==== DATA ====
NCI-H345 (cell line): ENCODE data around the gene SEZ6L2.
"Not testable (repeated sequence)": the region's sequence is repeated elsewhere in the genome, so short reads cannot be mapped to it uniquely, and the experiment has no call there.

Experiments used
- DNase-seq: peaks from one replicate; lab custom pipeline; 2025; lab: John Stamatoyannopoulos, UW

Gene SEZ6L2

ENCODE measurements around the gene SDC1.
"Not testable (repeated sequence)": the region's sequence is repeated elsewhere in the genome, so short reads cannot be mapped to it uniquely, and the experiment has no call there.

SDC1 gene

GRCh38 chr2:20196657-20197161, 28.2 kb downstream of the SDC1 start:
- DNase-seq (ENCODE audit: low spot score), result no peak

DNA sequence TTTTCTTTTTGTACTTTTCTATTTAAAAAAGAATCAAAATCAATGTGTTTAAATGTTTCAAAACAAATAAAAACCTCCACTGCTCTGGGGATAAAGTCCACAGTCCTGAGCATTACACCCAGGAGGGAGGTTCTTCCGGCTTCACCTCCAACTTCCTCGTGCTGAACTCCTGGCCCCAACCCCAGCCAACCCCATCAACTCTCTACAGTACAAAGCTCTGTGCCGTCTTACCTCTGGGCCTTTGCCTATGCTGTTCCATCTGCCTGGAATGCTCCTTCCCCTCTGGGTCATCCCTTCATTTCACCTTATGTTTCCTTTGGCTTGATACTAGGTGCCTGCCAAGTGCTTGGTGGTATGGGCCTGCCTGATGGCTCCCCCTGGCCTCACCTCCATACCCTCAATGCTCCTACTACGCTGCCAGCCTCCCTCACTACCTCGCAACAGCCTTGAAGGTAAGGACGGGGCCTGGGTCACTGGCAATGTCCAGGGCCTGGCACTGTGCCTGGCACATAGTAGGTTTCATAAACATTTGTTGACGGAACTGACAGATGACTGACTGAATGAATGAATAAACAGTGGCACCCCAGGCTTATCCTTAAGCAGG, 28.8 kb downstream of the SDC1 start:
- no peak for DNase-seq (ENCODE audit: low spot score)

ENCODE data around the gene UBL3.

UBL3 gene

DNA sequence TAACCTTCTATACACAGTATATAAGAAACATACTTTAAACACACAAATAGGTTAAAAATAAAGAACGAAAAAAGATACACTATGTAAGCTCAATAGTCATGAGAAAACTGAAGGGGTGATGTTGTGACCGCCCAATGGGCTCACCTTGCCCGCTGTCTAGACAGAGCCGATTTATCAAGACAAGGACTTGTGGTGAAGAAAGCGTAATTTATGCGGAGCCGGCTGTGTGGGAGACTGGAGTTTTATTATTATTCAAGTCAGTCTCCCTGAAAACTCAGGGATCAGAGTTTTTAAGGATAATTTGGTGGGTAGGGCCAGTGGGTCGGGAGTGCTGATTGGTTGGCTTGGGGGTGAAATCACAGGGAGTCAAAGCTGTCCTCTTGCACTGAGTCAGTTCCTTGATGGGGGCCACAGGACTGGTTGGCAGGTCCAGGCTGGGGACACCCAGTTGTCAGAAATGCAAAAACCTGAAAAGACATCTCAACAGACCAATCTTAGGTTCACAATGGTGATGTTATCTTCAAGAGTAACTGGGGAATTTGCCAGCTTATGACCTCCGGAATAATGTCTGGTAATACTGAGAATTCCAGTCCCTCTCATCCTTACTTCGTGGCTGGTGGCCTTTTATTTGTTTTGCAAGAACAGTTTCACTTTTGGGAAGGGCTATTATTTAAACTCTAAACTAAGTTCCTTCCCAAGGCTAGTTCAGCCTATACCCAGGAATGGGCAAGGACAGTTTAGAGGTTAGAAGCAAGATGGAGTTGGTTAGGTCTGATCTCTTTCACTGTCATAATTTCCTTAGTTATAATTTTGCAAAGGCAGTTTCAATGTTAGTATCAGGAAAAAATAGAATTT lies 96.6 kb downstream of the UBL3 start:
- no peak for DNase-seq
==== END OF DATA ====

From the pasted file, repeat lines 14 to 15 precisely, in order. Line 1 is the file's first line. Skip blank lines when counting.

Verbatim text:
UBL3 gene

DNA sequence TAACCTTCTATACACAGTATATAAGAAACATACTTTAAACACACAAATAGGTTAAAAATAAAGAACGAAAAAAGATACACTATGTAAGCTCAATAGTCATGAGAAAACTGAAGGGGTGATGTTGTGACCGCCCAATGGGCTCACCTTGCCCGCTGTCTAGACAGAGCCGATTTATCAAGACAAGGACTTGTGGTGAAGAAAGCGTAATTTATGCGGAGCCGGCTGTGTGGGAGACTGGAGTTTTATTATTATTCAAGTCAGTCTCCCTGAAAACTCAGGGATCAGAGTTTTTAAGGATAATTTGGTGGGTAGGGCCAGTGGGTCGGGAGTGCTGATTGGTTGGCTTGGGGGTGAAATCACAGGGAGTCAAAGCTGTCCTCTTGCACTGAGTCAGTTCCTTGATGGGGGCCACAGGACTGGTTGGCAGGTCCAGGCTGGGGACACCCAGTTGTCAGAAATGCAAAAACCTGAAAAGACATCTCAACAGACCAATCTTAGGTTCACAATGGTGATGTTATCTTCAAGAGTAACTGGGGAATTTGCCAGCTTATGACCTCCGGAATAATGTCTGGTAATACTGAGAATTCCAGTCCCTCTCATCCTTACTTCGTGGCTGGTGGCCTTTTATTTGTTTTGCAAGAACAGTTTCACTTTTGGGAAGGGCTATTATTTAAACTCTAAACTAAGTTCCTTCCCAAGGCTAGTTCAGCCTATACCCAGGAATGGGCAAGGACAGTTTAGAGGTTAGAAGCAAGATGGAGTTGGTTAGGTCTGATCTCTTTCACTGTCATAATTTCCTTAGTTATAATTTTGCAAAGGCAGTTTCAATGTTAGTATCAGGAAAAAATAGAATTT lies 96.6 kb downstream of the UBL3 start: